CFPB brings welcome attention to “credit invisibles
The Consumer Finance Protection Bureau (CFPB) recently issued a report about U.S. consumers with limited credit records. Its focus is a group the CFPB calls “credit invisibles,” who have no credit files at all, but the paper also makes reference to another group: consumers “considered unscoreable based on a widely used credit-scoring model.” These consumers have credit files at one or more of the national credit reporting companies, but they contain too little credit history or insufficient recent credit history to qualify for conventional credit scores.
The CFPB study further notes that consumers falling into these two groups are likelier to come from poor neighborhoods than consumers with less limited credit histories, and that black and Hispanic consumers are likelier to exhibit limited credit histories than caucasian or Asian consumers.
We agree with the CFPB that conventional models leave millions without credit scores and, as such, outside the reach of mainstream finance. While our numbers don’t line up exactly with the CFPB’s, its findings are in general agreement with our own study of the unscoreable population. The VantageScore 3.0 model can assign scores to the vast majority of these consumers, bringing them one step closer to their financial goals. Based on our analysis, the VantageScore 3.0 model generates a highly accurate credit score for 98% of consumers with a credit file.
The message for lenders is that 30 to 35 million consumers who cannot be scored using conventional credit-scoring models can be scored using the VantageScore 3.0 model.
What’s more, the VantageScore 3.0 model’s ability to generate accurate scores using rent- and utility-payment data when they appear in consumer data files means that more widespread reporting of rent, utility and telecom payments would enable VantageScore 3.0 to score even more consumers. For policymakers and other influencers, it is important to encourage the reporting of these payments to the national credit reporting companies—and to urge the use of more inclusive models such as VantageScore 3.0.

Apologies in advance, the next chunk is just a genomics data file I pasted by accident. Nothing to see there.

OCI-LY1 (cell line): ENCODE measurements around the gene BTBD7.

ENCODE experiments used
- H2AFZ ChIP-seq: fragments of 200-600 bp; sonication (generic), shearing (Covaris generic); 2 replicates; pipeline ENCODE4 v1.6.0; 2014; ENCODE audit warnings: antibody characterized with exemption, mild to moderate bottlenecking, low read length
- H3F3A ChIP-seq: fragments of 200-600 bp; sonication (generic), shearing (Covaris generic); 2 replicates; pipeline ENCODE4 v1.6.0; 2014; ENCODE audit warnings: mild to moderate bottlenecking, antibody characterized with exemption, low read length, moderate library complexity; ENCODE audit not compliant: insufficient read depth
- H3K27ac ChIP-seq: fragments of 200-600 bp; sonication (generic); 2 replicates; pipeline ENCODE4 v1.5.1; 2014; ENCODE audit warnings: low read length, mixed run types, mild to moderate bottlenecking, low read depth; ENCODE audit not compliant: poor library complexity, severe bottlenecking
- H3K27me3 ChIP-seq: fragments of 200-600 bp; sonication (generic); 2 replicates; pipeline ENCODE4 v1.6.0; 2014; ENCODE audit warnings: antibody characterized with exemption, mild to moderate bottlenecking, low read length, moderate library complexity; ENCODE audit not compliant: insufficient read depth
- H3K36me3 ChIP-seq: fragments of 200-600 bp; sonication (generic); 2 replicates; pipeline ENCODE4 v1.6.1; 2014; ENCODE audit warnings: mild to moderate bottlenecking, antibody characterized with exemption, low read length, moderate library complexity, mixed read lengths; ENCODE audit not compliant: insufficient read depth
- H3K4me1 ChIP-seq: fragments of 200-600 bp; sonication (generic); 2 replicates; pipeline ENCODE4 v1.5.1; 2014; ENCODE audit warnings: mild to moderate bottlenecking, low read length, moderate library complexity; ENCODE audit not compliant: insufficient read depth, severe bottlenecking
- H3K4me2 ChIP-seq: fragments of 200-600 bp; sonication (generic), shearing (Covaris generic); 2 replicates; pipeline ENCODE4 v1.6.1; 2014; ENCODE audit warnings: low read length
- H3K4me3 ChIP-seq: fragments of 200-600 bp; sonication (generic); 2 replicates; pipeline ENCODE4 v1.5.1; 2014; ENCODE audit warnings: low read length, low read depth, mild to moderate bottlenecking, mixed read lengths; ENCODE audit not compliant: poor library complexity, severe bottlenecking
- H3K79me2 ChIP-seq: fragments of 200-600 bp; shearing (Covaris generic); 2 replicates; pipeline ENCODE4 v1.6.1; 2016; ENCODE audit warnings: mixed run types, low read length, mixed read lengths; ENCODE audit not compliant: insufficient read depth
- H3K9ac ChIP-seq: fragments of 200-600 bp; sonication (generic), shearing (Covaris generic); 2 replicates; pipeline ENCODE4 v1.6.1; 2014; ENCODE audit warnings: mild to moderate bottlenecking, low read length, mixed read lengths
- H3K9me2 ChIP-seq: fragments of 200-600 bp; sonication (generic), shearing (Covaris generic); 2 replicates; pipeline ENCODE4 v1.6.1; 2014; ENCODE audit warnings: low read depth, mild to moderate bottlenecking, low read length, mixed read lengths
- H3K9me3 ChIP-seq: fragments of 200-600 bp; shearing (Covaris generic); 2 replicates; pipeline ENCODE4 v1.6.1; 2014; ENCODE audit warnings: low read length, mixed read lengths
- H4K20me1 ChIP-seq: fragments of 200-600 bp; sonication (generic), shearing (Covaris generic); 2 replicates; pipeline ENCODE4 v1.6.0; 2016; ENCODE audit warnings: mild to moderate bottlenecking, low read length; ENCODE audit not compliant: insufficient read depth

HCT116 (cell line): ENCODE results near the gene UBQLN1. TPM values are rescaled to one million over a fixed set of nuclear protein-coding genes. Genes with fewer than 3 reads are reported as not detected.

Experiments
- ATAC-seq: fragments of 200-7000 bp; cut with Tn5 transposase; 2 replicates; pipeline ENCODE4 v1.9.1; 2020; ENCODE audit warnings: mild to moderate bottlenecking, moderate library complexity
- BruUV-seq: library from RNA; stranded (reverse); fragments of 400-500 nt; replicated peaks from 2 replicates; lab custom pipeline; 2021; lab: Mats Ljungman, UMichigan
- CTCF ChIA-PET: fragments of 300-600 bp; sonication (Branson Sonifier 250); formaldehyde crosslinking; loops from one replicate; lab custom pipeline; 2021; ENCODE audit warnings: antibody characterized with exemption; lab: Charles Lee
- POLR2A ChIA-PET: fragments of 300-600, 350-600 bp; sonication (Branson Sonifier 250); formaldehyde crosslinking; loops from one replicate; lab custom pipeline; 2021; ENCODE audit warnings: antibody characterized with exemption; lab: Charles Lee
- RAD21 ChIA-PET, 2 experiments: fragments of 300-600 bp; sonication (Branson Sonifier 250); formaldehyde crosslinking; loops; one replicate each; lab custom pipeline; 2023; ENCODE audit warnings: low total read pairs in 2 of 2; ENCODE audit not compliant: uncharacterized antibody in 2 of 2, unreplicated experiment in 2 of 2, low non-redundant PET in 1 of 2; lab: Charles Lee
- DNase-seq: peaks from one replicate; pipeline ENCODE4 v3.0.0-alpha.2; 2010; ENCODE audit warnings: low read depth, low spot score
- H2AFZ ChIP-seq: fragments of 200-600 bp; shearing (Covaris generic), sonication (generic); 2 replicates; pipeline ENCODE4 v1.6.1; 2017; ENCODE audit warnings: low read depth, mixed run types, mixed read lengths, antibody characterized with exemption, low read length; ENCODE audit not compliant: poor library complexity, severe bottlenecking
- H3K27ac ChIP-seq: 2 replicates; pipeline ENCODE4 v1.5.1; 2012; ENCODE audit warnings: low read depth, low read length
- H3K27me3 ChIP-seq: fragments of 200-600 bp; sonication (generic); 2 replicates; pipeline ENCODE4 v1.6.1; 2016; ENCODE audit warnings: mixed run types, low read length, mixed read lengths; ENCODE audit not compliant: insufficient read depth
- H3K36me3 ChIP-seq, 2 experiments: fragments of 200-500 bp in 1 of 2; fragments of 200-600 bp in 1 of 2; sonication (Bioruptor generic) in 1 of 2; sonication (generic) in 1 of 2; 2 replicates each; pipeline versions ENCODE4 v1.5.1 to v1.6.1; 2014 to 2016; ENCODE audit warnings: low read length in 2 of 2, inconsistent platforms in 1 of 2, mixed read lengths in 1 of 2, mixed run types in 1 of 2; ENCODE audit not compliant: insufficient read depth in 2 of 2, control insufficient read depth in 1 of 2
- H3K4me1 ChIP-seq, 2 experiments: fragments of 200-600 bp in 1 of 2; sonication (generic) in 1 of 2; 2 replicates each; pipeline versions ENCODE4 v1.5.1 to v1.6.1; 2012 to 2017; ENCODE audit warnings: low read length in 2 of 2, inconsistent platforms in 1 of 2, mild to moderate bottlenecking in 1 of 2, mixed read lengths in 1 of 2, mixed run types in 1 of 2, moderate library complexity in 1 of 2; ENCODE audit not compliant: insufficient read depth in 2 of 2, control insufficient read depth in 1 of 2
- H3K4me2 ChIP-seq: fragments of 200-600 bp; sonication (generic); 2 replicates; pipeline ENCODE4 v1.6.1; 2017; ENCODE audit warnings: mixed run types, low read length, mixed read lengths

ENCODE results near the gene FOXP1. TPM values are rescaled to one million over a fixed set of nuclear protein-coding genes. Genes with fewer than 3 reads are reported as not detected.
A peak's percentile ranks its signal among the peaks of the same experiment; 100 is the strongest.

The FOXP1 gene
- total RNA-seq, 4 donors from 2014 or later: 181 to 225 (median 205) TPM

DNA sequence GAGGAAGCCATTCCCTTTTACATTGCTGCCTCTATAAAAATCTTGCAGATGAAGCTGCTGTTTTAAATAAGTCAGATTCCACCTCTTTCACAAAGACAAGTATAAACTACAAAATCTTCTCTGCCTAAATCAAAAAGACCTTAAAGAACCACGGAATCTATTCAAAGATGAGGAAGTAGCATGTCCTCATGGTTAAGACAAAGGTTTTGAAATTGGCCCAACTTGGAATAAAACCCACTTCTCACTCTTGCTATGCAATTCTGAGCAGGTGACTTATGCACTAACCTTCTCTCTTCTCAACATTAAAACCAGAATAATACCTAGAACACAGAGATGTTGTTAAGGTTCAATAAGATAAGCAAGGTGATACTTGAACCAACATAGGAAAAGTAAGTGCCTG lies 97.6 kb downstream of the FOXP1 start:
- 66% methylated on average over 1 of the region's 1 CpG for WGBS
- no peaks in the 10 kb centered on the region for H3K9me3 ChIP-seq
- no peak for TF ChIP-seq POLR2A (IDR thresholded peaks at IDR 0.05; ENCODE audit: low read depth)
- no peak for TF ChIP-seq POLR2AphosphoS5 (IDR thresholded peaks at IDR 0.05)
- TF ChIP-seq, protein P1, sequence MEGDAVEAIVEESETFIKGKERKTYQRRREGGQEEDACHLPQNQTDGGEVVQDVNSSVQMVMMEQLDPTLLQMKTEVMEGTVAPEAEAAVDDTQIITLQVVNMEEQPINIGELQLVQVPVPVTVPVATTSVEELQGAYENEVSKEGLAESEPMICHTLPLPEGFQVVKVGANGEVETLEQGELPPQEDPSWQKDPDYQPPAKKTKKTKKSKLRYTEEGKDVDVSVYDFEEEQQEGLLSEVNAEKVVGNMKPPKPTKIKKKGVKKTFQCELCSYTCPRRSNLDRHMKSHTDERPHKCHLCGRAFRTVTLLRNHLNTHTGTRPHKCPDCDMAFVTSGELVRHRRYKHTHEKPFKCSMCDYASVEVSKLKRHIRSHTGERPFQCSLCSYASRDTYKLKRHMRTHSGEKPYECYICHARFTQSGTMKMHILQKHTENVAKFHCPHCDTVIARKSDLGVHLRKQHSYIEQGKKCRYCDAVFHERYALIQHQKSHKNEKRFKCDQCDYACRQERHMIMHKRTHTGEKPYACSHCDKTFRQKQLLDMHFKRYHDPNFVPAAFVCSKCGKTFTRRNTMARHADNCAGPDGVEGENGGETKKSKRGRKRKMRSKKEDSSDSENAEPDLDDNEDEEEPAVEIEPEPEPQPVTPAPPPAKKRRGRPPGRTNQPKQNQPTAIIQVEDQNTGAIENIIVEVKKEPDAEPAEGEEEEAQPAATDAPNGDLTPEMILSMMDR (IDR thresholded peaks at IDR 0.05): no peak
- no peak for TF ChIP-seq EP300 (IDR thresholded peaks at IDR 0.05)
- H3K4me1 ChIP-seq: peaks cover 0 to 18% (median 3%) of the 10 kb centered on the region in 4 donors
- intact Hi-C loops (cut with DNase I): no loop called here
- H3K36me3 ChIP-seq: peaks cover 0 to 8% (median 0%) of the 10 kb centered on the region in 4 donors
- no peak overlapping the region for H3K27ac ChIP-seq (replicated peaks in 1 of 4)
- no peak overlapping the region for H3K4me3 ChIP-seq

The CFPB report confirms through scientific analysis what policymakers, lenders, consumer and civil rights advocates have all observed and intuitively understand: Conventional scoring models commonly in use (and required to be used by the GSEs) leave a significant number of otherwise creditworthy borrowers locked out of mainstream finance because, to those models, they are “invisible.” The VantageScore 3.0 model makes many of those consumers “visible” to lenders.
A final note: In the past, we at VantageScore have used the term “credit invisible” in reference to consumers who are conventionally unscoreable but whom the VantageScore model can score. As noted above, the CFPB defines “credit invisibles” differently: The CFPB applies the term “credit invisibles” to consumers who have no credit files whatsoever.
It is heartening to see industry-wide attention to this issue, and we are proud to have blazed this trail.